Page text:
Whole Wheat Bread
Place the yeast into the bowl. Add the warm water and milk. How warm? Ideally, 105 degrees F. I find that if I can put my finger into the water without it hurting, then the water is right. To get the milk this way, I typically heat milk from the fridge for a minute in the microwave. Microwave heat varies, though, so stick a finger in there to make sure it's not too hot. If you can't stand it, neither can the yeast.
Give the liquids and yeast a stir, add the honey and oil, then walk away. The yeast should take about ten minutes to activate, longer if you're in a cold kitchen. The yeast is ready when a brown scum forms on the top.
Now it's time to add the salt and the white flour. You may wonder why there's white flour here. Whole wheat flours are heavier than , so if you made this recipe with only the brown flour, it wouldn't rise as much, and it would be quite dense. So, to make a well-rising loaf, we include two cups of white flour. Once this is mixed in, add the whole wheat flour, one cup at a time.
Soon you'll reach a point where you can't turn the dough with the spoon anymore. That means it's time to get your hands dirty. Put some flour on your hands and start kneading as you add the last of the flour. The dough should end up being smooth and elastic, and not too sticky. To get there, push the dough down onto the bottom of the bowl, then fold it in half on itself, then press it flat on the bottom of the bowl again. Keep doing this for two minutes until you don;t need to add any more flour. ( Watch the video to see if you've got the right consistency). You should be able to hold the dough upside down and the ball stays together.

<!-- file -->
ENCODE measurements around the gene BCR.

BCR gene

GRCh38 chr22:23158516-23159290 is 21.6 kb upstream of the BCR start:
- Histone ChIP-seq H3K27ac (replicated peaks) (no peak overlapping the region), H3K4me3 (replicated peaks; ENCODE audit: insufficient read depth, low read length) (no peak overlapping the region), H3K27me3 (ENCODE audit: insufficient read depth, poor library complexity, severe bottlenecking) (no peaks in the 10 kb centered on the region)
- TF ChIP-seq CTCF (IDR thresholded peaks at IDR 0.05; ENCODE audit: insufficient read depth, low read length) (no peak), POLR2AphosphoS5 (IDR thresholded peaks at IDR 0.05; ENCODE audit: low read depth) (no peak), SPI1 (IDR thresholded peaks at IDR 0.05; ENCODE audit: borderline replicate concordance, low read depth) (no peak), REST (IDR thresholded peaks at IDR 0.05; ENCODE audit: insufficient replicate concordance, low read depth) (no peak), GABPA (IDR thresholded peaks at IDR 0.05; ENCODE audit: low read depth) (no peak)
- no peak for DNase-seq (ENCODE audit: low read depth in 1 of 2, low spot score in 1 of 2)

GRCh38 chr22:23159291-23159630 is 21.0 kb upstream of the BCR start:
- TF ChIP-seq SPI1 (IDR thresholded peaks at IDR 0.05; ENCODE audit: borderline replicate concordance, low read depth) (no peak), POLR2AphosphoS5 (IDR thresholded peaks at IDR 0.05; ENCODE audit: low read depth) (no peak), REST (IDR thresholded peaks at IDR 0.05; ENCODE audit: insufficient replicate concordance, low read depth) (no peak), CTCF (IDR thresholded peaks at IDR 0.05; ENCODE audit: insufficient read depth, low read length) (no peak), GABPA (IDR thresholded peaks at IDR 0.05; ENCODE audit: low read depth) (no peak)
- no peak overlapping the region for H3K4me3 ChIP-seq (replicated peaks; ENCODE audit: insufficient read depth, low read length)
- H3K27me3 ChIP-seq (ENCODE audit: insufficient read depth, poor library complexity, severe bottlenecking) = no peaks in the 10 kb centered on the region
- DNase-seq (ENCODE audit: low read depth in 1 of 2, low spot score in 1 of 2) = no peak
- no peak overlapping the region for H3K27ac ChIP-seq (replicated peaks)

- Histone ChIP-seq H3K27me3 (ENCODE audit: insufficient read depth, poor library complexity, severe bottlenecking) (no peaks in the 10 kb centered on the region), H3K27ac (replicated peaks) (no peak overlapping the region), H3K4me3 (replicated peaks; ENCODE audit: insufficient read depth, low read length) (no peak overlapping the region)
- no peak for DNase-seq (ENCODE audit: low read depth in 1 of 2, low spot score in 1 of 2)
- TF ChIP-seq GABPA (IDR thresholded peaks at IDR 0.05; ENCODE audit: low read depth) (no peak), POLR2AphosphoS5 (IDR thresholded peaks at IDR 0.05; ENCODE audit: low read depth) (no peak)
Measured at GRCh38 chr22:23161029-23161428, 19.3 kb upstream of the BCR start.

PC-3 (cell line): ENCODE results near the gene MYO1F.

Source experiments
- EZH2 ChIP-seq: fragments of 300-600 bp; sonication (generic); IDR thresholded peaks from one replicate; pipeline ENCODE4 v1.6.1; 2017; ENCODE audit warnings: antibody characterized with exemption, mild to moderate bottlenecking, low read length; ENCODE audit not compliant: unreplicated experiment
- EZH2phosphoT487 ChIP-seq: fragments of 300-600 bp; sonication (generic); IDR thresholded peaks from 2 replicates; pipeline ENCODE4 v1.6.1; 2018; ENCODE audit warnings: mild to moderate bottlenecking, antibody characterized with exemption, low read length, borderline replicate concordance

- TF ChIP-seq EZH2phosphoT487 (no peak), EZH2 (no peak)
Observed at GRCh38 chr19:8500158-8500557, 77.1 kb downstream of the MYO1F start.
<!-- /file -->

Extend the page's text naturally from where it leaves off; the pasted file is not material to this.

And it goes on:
The dough is now ready for its first rise. Take it out of the bowl, scrape away the flour in the bowl and dump it. Next, grease the bowl with a bit of vegetable oil, then put the dough ball back in. Cover with a damp cloth, and walk away.
The Second Rise
The first rise is done when the dough has doubled in size. This usually takes an hour to an hour and a half. The colder the kitchen, the longer it will take. The next step is to punch down the dough. Literally take a fist and punch the dough in the bowl. This deflates it, causing the carbon dioxide that the yeast has produced to escape. Knead the dough for a minute, in the bowl or just squeezing it in your hands ( see the video if you're not sure).
Grease a bread pan and place the dough inside. The bread is now ready for it's second rise. Cover it with a damp towel again, and let it rise for an hour, until the dough is obviously cresting the pan, and it looks like a loaf of bread.
Baking the Bread
Preheat the oven to 400 degrees. If you ant a nice crispy crust, place a pan of water on the bottom rack of the oven. When the oven is ready, place the bread pan and down into the oven on the middle shelf. This bread rises quite a bit, so give it an inch or more clearance on top. Bake for 30 minutes.
The bread should be a lovely brown, and will sound hollow when you knock on the top with your hand. Let it sit for a few minutes before taking it out of the pan, otherwise it will rip.
Give it a few minutes more to cool before slicing it. Enjoy!